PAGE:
How to Grow Sweet Corn Organically: Lawn Fly

Team McFly Sep 02, 2023
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sweet corn

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Harvesting and Enjoying: Savoring the Fruits of Your Organic Corn

Sweet corn (Zea mays) requires certain environmental and cultural conditions to produce high-yield crops, including warm soils, close spacing, and nitrogen fertilization.

Double Red Corn

Try Double Red corn this year - its richly-flavored purple kernels and almost black-purple color make for a delectable treat, plus its resistance to Stewart's Wilt and Northern Corn Leaf Blight makes this strain ideal. Double red corn, a captivating and unique variety, boasts vibrant, ruby-red kernels that stand out in any garden.

This extraordinary maize variety inherits its striking coloration from both its husk and kernels, creating a visually appealing spectacle. Double red corn isn't just a feast for the eyes; it also offers a deliciously sweet flavor that's perfect for roasting, grilling, or adding a splash of color to culinary creations. Whether you're a gardening enthusiast or a culinary explorer, cultivating double red corn can add a delightful twist to your garden and your plate, making it a must-try addition for those seeking a touch of novelty and flavor.


Sweet corn requires an extended growing season to reach its full potential and is susceptible to weather extremes. When cultivating your sweet corn in a garden, raised bed, or container environment, ensure it receives adequate moisture and nutrient support throughout its life cycle to prevent drought conditions from developing.

Consistent, adequate watering from seed germination through silking until its kernels fill your ear is particularly important; you may even require supplementing natural rainfall with irrigation to achieve that result.

Compost should be used when planting corn to give its seeds rich nutrients to jump-start their growth. As corn is a heavy feeder, its nitrogen can quickly deplete from soil levels; to replenish it regularly, use an ammonium sulfate fertilizer.

For optimal success in cultivating large, healthy crops of corn, plant it in blocks or short rows for even pollination. Corn is unlike most vegetables as its pollination depends on wind pollination rather than insects for pollination; to make sure each ear receives sufficient pollination, plant different varieties every 2-3 weeks during the gardening season.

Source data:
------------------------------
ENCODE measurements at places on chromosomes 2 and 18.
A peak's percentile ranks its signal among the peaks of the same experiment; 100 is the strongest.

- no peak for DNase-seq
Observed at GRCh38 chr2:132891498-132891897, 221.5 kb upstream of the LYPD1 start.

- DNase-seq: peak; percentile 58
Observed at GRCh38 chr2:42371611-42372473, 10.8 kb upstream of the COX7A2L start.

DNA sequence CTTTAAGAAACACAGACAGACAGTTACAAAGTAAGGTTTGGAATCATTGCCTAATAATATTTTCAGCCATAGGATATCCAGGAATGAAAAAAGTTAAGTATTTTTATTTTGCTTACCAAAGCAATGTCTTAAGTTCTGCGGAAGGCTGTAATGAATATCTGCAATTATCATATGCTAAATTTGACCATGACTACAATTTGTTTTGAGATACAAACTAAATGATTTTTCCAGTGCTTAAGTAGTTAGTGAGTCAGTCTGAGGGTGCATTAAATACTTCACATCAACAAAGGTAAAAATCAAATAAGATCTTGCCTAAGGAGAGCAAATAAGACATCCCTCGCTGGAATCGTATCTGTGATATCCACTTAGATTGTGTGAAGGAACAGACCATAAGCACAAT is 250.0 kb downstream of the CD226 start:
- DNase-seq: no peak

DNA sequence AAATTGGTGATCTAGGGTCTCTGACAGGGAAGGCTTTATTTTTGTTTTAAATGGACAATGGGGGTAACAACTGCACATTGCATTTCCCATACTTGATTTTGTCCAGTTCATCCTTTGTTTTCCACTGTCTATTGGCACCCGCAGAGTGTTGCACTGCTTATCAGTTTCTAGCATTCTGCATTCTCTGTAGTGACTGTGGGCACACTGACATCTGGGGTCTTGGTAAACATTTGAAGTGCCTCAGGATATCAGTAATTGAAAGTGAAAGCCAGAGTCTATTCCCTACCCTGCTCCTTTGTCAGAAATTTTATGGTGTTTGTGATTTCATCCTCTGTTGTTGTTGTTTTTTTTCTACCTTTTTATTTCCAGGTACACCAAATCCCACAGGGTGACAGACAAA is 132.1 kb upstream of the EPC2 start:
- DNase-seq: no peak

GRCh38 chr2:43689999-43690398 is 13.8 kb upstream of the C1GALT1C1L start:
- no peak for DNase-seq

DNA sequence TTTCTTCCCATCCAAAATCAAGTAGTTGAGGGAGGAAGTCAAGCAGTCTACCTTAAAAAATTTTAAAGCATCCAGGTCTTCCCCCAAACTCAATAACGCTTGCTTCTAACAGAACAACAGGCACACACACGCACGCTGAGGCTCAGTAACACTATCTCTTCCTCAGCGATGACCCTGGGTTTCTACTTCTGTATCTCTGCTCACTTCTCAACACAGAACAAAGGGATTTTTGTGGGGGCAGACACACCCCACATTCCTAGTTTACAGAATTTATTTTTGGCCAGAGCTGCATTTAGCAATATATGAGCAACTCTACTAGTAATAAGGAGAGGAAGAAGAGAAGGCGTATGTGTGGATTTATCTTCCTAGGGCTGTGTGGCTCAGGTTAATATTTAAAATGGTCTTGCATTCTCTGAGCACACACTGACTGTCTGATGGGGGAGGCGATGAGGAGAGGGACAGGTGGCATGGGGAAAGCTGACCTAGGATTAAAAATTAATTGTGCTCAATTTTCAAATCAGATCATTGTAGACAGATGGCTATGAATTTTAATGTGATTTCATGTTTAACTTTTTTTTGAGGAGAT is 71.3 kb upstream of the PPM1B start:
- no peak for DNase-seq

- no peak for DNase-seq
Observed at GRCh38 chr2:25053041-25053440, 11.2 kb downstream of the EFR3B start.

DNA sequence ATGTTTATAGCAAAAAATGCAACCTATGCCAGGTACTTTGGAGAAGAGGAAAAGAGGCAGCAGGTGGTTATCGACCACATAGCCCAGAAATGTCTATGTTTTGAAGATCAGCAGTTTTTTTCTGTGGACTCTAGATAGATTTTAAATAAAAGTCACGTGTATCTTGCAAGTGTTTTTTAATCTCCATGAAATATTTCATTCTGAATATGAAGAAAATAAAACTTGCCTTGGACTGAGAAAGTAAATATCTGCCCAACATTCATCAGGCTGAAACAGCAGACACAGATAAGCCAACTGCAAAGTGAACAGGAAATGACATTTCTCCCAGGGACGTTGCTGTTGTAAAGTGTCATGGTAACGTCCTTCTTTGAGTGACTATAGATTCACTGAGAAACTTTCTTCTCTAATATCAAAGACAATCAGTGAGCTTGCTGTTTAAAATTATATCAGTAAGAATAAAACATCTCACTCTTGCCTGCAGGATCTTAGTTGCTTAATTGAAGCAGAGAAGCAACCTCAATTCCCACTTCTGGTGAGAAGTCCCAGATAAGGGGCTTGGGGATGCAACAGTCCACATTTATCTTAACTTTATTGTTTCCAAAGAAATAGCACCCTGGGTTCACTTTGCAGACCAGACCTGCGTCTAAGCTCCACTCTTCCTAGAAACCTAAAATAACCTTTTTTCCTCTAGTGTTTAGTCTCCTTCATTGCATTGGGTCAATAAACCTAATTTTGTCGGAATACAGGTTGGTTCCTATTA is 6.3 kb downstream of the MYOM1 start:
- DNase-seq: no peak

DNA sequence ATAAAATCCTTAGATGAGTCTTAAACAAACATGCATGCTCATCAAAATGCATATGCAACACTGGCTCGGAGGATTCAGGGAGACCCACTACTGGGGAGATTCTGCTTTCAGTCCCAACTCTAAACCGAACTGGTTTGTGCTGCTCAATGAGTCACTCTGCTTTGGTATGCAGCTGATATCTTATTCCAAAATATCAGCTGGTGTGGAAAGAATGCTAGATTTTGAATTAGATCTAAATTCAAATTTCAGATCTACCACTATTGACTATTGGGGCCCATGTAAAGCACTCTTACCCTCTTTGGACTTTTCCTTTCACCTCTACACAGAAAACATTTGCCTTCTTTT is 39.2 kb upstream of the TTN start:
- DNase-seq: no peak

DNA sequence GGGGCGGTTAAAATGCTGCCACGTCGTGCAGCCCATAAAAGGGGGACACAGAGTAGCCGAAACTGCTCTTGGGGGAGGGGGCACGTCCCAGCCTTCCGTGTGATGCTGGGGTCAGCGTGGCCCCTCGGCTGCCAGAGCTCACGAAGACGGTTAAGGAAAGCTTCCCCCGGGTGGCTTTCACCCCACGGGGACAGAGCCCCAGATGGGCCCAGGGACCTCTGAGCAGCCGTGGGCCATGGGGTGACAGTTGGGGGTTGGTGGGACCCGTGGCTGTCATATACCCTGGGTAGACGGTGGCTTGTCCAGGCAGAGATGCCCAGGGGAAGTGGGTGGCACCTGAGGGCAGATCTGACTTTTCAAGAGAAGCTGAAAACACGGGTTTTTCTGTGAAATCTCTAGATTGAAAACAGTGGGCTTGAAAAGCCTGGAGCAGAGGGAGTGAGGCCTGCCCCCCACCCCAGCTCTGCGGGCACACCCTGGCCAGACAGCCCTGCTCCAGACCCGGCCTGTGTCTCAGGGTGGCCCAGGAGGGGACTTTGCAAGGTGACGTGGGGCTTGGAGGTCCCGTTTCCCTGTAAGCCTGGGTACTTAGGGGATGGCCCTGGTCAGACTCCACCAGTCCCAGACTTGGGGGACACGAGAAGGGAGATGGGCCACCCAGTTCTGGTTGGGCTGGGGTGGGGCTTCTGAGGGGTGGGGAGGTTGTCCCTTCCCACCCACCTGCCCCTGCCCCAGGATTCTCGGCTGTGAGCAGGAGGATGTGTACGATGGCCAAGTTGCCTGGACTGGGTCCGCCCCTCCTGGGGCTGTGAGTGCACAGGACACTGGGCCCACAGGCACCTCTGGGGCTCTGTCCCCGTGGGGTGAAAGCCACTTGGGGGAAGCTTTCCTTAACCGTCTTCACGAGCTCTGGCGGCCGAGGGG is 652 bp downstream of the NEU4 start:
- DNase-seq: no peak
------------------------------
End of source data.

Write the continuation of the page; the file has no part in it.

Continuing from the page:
Ideal sweet corn planting should occur two weeks after your last frost date; in heavy, clay soil, it is better to start seedlings indoors before transplanting to your garden rather than sowing directly in cold ground.

Before planting corn seeds in your garden soil, enrich it with a light layer of organic compost made of manures and organic matter and general vegetable food such as 10-10-10. Conduct a soil test before sowing your seedlings, as the pH level should fall between 6.0-7.0; take note of its results! Corn plants require plenty of nitrogen-rich nutrients such as cottonseed meal or blood meal for side dressing when plants reach one foot tall and again when their tassels start growing.


Black Mulch

Sweet corn is a heavy feeder, so ensure your soil contains plenty of organic matter before planting it. Amend with well-rotted manure or compost (ideally during fall planting).

When planting corn seeds, use a hoe to dig trenches approximately 1 inch deep. Spread corn seeds evenly along every 8-inch row before covering them with coarse mulch.

Coarse garden mulches such as wood chips, bark products, shredded hedge trimmings, pine needles, and partially finished coarse compost are ideal. A layer of mulch should at least reach the height of a mature corn plant's rootball; renew in early winter to keep its thickness between 2-4 inches.

A thick layer of mulch helps prevent grassy weeds and protect tender corn plants from frost while also helping retain moisture in the soil and warming it more slowly. This is especially useful in cooler soils where corn plants may become finicky.

Watering corn regularly is essential to its success. If the soil dries out too quickly, corn growth will slow, and smaller ears may result. Keep the soil damp without overwatering, as too much moisture could lead to fungal diseases in corn plants.

Sweet corn plants usually take 60-90 days from seeding to maturity, depending on the variety. Choose an early variety if your season is short; otherwise, choose late varieties for longer growing seasons.

Early varieties tend to produce smaller and less sweet kernels than later types; also keep in mind the sugar content of kernels - shrunken (sh2) and supersweet varieties have two to three times more sugar content than standard sweet corn varieties. Still, transplant poorly as opposed to their counterparts.